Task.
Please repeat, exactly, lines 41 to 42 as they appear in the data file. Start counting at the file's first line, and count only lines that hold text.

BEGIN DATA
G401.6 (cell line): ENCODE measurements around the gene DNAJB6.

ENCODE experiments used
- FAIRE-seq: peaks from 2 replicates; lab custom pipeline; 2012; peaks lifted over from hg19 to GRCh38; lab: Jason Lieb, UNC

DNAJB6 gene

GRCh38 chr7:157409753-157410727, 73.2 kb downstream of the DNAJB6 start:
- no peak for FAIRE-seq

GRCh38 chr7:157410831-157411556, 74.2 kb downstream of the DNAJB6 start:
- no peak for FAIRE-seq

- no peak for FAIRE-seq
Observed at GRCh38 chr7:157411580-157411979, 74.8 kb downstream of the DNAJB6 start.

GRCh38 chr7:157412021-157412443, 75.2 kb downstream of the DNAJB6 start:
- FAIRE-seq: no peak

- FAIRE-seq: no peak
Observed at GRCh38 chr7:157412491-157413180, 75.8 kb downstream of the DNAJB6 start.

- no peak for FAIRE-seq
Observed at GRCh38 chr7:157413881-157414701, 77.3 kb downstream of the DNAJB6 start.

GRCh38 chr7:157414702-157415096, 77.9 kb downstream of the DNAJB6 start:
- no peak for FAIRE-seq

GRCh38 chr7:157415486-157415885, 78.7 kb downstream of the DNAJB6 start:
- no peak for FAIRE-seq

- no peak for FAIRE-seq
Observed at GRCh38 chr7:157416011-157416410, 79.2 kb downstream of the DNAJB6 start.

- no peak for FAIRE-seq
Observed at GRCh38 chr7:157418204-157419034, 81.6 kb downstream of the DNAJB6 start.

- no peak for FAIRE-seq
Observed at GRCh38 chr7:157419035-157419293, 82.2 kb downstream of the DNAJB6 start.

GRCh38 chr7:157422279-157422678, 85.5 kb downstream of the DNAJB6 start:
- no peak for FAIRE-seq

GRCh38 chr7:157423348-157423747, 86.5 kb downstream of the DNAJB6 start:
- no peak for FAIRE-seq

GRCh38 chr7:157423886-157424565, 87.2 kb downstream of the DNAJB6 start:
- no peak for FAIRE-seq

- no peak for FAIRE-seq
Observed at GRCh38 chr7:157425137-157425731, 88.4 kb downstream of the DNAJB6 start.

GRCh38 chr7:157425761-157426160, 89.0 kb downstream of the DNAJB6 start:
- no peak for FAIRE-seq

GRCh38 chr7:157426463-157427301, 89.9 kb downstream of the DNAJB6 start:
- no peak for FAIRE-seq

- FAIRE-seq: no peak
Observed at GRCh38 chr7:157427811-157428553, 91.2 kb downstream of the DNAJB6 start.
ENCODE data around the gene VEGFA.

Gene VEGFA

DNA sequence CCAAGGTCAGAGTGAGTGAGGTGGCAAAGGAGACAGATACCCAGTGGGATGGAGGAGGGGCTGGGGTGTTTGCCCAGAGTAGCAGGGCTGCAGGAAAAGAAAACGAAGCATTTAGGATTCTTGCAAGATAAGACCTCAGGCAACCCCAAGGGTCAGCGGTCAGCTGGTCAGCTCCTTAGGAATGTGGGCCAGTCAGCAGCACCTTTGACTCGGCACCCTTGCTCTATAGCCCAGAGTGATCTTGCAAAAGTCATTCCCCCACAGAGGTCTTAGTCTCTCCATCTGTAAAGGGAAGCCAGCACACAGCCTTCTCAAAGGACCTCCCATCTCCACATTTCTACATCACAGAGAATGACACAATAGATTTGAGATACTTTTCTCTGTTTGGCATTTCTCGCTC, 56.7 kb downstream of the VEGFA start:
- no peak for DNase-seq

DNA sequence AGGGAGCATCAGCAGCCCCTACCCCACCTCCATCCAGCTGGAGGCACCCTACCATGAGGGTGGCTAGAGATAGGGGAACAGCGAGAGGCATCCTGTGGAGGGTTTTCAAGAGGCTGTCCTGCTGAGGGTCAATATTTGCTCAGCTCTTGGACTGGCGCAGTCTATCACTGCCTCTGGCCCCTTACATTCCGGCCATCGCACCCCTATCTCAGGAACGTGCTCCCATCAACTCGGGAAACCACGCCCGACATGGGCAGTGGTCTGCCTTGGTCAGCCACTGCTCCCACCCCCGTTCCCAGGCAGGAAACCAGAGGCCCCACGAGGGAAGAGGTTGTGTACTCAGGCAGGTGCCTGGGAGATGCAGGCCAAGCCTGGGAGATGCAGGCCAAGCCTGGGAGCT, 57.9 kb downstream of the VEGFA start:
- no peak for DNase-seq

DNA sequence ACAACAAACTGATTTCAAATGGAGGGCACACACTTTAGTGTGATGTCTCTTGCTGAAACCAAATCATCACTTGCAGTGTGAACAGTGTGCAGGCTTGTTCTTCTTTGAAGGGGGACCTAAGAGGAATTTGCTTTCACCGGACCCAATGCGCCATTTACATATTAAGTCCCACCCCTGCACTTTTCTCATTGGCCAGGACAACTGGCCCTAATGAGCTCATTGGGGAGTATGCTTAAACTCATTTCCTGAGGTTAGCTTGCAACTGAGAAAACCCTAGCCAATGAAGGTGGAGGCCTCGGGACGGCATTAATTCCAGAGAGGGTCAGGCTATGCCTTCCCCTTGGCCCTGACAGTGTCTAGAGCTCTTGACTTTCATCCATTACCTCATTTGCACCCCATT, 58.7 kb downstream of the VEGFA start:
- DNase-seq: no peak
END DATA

ENCODE data around the gene VEGFA.

Gene VEGFA